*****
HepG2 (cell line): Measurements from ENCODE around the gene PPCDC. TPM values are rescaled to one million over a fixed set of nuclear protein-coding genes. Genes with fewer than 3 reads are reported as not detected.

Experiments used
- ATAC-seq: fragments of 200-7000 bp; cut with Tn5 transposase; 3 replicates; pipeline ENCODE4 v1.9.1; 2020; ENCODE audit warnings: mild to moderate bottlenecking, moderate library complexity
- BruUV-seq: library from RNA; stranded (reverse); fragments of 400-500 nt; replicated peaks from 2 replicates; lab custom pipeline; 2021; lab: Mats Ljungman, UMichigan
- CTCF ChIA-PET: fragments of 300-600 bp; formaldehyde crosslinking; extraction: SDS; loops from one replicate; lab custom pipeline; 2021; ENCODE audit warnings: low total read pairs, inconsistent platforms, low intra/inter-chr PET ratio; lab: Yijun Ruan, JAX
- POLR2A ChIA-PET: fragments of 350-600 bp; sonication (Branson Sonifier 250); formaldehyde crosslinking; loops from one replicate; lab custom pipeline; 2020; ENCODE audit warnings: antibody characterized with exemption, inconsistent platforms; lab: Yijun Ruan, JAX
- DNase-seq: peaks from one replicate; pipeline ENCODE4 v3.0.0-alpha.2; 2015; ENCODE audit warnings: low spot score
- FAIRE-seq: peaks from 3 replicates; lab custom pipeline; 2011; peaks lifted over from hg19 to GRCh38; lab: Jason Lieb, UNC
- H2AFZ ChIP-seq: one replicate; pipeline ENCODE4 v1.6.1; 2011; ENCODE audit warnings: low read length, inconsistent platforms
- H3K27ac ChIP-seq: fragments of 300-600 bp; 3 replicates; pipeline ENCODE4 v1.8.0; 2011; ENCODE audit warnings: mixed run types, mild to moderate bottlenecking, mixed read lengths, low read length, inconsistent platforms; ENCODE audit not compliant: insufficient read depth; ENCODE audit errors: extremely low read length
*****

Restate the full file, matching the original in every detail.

HepG2 (cell line): Measurements from ENCODE around the gene PPCDC. TPM values are rescaled to one million over a fixed set of nuclear protein-coding genes. Genes with fewer than 3 reads are reported as not detected.

Experiments used
- ATAC-seq: fragments of 200-7000 bp; cut with Tn5 transposase; 3 replicates; pipeline ENCODE4 v1.9.1; 2020; ENCODE audit warnings: mild to moderate bottlenecking, moderate library complexity
- BruUV-seq: library from RNA; stranded (reverse); fragments of 400-500 nt; replicated peaks from 2 replicates; lab custom pipeline; 2021; lab: Mats Ljungman, UMichigan
- CTCF ChIA-PET: fragments of 300-600 bp; formaldehyde crosslinking; extraction: SDS; loops from one replicate; lab custom pipeline; 2021; ENCODE audit warnings: low total read pairs, inconsistent platforms, low intra/inter-chr PET ratio; lab: Yijun Ruan, JAX
- POLR2A ChIA-PET: fragments of 350-600 bp; sonication (Branson Sonifier 250); formaldehyde crosslinking; loops from one replicate; lab custom pipeline; 2020; ENCODE audit warnings: antibody characterized with exemption, inconsistent platforms; lab: Yijun Ruan, JAX
- DNase-seq: peaks from one replicate; pipeline ENCODE4 v3.0.0-alpha.2; 2015; ENCODE audit warnings: low spot score
- FAIRE-seq: peaks from 3 replicates; lab custom pipeline; 2011; peaks lifted over from hg19 to GRCh38; lab: Jason Lieb, UNC
- H2AFZ ChIP-seq: one replicate; pipeline ENCODE4 v1.6.1; 2011; ENCODE audit warnings: low read length, inconsistent platforms
- H3K27ac ChIP-seq: fragments of 300-600 bp; 3 replicates; pipeline ENCODE4 v1.8.0; 2011; ENCODE audit warnings: mixed run types, mild to moderate bottlenecking, mixed read lengths, low read length, inconsistent platforms; ENCODE audit not compliant: insufficient read depth; ENCODE audit errors: extremely low read length